Having assimilated all this knowledge, and seeing the reducing rates of reported Zika virus cases, we should surely be pleased and move on with our lives beyond Zika. Unfortunately, that would be too easy – see below my opinion on what will happen. Let me know if you disagree, I’m interested to hear your opinion!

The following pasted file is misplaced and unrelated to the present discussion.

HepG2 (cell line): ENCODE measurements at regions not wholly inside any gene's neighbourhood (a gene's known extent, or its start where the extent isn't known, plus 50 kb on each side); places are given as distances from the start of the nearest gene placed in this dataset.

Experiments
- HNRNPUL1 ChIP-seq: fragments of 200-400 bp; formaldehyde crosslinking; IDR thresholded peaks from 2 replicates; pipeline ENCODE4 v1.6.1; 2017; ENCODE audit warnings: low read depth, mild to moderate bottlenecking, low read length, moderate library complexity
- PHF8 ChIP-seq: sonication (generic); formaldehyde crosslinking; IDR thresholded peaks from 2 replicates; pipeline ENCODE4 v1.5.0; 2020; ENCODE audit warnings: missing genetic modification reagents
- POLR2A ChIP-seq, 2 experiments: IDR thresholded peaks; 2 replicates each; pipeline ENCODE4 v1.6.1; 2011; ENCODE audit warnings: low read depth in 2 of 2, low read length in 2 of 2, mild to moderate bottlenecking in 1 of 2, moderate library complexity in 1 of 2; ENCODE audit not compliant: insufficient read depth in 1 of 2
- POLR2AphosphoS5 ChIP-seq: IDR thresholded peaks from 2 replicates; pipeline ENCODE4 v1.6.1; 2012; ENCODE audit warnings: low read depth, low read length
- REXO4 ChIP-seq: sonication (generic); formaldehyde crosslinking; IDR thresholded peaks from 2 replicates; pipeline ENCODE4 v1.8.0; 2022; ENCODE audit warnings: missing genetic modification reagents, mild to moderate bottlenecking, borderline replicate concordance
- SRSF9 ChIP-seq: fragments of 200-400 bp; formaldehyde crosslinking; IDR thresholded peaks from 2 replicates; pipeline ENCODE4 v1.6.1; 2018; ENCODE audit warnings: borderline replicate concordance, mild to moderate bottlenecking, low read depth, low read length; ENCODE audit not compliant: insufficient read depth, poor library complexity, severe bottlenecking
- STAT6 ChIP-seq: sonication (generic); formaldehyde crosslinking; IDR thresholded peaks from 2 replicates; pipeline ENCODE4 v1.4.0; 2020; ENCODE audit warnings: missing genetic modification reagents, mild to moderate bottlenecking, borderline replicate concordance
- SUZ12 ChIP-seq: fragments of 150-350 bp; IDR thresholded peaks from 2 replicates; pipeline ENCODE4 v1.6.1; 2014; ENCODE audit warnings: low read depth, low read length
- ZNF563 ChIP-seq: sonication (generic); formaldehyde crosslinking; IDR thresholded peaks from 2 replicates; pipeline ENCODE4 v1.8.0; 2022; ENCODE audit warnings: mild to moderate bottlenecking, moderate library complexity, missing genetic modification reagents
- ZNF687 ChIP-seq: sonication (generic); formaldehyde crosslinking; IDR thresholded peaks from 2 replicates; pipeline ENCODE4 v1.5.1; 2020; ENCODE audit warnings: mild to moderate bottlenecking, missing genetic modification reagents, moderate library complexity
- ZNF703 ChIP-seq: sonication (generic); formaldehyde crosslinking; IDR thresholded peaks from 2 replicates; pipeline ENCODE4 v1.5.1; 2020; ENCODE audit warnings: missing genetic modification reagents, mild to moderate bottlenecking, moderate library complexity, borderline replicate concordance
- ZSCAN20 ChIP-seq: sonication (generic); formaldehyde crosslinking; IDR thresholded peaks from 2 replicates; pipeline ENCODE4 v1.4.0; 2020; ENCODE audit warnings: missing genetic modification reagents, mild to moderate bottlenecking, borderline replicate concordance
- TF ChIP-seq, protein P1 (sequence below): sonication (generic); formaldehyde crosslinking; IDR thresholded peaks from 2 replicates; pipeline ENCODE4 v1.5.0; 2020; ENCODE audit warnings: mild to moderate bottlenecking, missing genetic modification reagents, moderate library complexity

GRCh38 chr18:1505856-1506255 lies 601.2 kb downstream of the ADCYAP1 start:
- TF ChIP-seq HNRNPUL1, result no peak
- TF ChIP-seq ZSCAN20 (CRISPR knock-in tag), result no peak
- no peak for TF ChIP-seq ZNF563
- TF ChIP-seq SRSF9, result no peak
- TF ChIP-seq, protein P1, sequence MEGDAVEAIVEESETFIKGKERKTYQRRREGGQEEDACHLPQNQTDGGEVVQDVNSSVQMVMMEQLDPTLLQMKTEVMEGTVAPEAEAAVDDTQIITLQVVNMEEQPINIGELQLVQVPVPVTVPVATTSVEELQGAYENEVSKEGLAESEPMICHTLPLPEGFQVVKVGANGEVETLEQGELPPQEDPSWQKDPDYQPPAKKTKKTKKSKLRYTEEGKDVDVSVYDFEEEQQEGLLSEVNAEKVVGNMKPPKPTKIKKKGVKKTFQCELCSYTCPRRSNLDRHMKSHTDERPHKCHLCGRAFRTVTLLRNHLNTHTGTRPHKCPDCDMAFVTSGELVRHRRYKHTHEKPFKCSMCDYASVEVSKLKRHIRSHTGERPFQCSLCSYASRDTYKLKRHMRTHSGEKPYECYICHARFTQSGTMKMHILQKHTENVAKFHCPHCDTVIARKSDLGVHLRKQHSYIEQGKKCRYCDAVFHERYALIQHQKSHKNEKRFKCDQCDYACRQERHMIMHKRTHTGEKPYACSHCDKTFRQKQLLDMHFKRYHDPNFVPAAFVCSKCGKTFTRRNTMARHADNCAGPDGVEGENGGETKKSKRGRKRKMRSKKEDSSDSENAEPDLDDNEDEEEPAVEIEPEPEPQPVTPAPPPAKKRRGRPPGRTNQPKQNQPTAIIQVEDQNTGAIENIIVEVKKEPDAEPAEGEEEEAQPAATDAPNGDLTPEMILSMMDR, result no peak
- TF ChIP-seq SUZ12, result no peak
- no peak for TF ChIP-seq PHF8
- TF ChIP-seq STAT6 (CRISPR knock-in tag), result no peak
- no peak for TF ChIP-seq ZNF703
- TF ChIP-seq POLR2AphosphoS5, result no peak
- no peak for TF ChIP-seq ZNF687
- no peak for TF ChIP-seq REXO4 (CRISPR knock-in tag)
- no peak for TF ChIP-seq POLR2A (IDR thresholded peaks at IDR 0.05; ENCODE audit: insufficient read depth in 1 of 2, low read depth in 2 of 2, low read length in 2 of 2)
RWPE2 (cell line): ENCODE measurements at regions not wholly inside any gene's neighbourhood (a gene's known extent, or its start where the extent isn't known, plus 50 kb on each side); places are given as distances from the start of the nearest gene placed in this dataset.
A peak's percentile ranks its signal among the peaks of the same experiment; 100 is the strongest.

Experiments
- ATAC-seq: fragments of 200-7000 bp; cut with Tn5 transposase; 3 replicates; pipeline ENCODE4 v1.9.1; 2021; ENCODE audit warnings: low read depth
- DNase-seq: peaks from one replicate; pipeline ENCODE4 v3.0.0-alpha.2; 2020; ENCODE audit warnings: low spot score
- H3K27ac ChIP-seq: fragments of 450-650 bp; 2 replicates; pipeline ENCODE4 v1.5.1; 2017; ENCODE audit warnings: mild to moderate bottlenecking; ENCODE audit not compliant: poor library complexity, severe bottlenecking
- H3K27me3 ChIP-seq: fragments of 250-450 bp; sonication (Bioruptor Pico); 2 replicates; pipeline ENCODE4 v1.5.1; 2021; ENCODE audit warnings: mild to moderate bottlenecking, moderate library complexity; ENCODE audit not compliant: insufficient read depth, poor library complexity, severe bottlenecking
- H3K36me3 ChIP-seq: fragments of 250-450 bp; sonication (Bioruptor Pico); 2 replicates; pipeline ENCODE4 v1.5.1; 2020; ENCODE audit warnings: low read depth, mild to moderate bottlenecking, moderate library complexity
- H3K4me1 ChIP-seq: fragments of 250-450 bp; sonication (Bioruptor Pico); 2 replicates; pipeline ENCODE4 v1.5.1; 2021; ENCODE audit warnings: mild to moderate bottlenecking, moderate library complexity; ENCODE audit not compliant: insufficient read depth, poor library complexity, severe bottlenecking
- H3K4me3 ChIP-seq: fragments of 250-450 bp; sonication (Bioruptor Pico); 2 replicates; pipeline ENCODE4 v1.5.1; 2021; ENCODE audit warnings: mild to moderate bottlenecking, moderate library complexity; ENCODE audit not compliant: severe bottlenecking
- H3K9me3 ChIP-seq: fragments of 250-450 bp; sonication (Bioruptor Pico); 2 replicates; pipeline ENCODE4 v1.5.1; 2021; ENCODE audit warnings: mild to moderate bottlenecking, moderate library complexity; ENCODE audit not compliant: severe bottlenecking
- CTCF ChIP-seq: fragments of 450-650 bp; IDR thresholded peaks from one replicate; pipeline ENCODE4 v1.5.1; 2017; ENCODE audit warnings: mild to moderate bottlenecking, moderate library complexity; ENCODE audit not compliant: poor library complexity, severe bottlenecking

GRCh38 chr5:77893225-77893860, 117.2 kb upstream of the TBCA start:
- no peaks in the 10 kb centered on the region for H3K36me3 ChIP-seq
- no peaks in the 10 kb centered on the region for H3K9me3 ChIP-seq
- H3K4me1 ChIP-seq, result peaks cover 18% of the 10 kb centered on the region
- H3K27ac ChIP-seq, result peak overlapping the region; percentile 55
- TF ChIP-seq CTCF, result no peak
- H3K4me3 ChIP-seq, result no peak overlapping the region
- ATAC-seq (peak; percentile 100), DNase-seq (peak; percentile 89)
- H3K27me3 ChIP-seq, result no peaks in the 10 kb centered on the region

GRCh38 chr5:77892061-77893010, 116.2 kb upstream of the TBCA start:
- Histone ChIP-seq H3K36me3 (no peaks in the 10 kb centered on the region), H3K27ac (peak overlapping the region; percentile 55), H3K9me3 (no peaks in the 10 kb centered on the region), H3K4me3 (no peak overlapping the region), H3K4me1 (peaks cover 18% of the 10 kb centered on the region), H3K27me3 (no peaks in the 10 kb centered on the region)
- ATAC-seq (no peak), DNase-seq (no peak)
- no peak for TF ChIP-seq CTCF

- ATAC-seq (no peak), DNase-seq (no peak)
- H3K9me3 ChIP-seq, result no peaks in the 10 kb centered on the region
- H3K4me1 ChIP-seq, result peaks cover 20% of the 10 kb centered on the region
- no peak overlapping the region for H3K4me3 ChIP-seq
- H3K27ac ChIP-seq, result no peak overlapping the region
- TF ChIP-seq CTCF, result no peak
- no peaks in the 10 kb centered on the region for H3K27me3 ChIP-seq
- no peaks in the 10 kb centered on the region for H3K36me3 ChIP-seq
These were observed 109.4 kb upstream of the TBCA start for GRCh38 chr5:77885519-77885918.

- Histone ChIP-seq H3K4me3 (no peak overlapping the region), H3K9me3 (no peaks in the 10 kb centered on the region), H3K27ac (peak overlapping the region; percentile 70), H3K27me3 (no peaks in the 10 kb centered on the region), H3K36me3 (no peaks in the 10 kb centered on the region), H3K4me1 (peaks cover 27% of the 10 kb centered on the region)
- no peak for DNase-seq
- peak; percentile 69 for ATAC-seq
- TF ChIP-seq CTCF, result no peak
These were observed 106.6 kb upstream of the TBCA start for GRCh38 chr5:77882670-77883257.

Zika virus is a perfect example of a pathogen that produces a large epidemic and then seemingly vanishes from public perception. However, it will not vanish completely from the Americas, but it will probably join the long list of potential mosquito-borne pathogens circulating at low levels, such as yellow fever, chikungunya, SLE and many others. With diminishing media attention, more and more visitors will be unaware and unprepared, leading to rare adverse consequences such as microcephaly. With diminished attention will come a loss of funding, with large labs moving to the next big thing, in the search of big grants and flashy papers, and abandoning projects on Zika until it will come back. Federal and state funds for mosquito and disease surveillance, which were provided and/or promised during the Zika outbreak, will be gradually cut back, leaving the current underfunded and scattered mosquito control in place, unprepared for the next disease, especially in the current funding climate (e.g. in the US). Vaccine development will likely stall with the lack of a clear demand for the pharmaceutical partners, compounded with the difficulty of enrolling participants who are still immunologically susceptible to the virus. The only constant reminders of this outbreak will be the children born with developmental defects and their families who will be left to take care of them. Hopefully, longitudinal studies will continue to follow up on those children as they develop to see if and what long-term consequences they suffer. However, due to the cyclical nature of mosquito-borne diseases, this is probably not the last time we will hear of Zika virus. In 10-15 years, a new crop of humans will grow up, who have not been exposed to Zika virus before, providing enough susceptible hosts for the virus to infect again. And who knows what else we’ll face before then!